But none of that makes it a good idea to hold hostage NGO funding to big data. Firstly, there is the obvious issue that services involving counselling or survivors of abusive behaviour absolutely, critically need to be able to provide services on a condition of strict confidentially or even complete anonymity in some cases in order to be able to help people in our society that need it the most.

Not only is it tying the hands of counsellours or volunteers to require them to explain that clients’ data is confidential and private even though it will be provided to MSD, (in addition to being flat out inaccurate- the strict interpretation of confidentiality held to by most such services requires that records be only held in one place, be secured using physical lock-and-key for paper records and encryption for digital ones, and not be shared with anyone else outside of anonymous use in ethical review or in the event that a client is a risk to their own or someone else’s safety) people who have been raped will have difficulty filling out a form identifying themselves when they’re seeking help because they may not be ready to admit what they experienced is real, and writing something down can “make it real.” Jan Logie’s example of men who won’t even give their names is not only accurate but typical of many people seeking support, and not just men. Anyone who accepts this contract is going to be committing to turning away people unable to accept anything less than the strictest confidentiality, or worse, they’re going to entrap themselves into breaching the contract in order to help people.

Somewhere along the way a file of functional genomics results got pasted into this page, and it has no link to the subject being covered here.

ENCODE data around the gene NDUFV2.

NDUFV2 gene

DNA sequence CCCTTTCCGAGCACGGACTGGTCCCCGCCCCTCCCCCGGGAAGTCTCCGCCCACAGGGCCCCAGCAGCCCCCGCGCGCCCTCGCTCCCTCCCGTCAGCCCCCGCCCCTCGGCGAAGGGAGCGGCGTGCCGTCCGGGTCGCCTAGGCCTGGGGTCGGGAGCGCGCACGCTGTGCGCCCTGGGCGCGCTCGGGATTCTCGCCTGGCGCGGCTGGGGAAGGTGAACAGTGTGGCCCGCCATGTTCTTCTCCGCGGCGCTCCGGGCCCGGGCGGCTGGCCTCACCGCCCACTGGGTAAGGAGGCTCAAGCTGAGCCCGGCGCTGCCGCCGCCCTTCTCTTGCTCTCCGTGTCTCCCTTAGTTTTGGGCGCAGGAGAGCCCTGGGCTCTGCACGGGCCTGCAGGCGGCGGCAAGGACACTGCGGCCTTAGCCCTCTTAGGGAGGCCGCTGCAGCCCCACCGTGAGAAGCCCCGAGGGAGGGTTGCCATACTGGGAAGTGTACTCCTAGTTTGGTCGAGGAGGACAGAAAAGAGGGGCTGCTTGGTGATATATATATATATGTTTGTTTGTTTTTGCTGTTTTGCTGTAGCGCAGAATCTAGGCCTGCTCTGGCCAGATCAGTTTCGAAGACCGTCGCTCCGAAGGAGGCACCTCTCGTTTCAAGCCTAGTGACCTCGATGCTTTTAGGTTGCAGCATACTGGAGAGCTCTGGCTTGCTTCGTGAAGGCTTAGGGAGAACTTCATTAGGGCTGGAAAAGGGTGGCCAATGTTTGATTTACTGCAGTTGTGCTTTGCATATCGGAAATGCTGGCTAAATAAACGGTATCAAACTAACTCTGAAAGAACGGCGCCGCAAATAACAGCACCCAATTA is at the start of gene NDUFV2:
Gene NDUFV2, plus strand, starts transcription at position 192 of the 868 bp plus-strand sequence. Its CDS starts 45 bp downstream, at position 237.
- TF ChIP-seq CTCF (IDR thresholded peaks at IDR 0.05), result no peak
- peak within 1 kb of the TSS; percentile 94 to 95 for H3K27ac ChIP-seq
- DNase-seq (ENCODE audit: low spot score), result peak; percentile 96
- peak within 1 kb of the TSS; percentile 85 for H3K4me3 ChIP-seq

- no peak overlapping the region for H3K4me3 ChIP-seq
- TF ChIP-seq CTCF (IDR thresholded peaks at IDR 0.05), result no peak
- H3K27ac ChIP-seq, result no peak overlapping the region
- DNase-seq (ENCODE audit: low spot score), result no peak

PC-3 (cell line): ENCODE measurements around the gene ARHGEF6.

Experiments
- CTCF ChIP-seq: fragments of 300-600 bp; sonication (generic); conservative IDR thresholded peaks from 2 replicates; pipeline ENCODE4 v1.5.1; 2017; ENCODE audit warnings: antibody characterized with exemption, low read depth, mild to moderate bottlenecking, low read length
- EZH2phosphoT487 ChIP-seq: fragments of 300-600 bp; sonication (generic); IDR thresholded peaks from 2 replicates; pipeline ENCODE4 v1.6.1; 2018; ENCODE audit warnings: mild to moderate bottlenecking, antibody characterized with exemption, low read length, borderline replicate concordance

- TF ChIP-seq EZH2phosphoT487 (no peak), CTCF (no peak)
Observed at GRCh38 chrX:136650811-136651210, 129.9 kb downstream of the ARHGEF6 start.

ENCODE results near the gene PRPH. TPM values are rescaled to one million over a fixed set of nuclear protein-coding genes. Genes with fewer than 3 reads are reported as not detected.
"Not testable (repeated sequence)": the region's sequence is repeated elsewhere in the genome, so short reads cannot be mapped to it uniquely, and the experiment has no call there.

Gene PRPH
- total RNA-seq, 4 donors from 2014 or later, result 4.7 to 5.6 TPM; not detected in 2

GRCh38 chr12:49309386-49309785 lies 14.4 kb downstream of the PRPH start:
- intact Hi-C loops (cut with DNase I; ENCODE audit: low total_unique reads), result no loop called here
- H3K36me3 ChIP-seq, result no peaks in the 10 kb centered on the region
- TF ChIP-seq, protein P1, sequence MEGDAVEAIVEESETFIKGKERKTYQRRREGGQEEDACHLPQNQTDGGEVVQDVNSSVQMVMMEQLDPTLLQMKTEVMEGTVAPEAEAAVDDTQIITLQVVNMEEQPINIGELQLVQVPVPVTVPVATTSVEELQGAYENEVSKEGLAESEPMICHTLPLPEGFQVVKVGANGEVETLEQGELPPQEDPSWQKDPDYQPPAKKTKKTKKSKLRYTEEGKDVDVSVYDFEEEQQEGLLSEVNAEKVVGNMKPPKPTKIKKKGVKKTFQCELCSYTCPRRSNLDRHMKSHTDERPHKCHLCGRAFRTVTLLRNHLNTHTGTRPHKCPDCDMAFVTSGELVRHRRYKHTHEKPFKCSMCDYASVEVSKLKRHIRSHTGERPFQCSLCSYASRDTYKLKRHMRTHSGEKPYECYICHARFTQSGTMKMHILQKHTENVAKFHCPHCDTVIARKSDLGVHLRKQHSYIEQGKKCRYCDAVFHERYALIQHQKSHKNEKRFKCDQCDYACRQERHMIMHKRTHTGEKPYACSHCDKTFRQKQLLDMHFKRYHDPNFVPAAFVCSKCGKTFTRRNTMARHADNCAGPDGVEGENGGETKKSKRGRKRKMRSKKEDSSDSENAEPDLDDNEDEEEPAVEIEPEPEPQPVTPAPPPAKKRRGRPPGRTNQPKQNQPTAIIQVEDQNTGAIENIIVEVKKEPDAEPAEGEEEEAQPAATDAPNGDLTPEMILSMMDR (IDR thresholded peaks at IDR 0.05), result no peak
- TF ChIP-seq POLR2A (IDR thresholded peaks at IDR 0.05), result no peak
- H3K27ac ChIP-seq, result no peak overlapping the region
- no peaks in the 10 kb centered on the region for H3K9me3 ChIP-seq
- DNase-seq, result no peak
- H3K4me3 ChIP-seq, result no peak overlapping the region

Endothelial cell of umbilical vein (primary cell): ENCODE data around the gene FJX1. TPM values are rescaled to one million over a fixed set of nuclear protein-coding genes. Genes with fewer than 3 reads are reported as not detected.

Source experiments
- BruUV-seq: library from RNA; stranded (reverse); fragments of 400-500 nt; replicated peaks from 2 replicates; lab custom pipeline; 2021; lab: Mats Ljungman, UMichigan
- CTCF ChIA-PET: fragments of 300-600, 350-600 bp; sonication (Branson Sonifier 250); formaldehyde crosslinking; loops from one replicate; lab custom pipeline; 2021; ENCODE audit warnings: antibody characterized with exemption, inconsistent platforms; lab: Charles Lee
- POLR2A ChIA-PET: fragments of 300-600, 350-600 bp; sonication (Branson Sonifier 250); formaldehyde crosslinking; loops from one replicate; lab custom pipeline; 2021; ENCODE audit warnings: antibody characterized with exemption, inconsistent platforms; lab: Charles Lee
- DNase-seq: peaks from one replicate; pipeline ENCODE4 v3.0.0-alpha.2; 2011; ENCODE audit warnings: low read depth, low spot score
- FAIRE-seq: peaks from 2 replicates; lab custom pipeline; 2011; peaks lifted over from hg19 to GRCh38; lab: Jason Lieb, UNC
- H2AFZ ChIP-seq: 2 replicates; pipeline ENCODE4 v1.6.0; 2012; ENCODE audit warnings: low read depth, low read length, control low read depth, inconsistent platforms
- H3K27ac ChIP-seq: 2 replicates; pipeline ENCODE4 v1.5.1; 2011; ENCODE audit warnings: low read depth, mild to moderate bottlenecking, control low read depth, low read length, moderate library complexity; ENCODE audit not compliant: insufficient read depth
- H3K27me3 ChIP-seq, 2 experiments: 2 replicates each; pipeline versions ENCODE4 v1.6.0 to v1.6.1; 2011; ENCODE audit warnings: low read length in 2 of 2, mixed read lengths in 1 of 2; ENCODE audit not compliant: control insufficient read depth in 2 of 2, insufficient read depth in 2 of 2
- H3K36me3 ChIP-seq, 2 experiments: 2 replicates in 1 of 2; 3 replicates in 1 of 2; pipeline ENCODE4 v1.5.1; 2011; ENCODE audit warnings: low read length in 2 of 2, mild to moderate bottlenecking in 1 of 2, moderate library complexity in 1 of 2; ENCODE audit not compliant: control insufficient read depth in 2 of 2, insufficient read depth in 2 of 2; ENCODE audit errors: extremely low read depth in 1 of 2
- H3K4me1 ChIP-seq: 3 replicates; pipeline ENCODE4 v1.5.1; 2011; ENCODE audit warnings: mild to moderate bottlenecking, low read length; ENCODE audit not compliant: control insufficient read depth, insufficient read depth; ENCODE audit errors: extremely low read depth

What adds insult upon insult to this issue, (we’re well past the initial injury if these contracts aren’t amended for services that require confidentiality) is that the government has an expert panel2 helping guide its data strategy that has recommended against precisely this type of mandatory collection in their report3, calling for at least an easily accessible opt-out procedure for all big data collection by Government agencies, so even the proponents of big data don’t want the government to take this approach. Literally the best defense that can be made is that the government is legally allowed to insist that its data collection is more important than anonymity.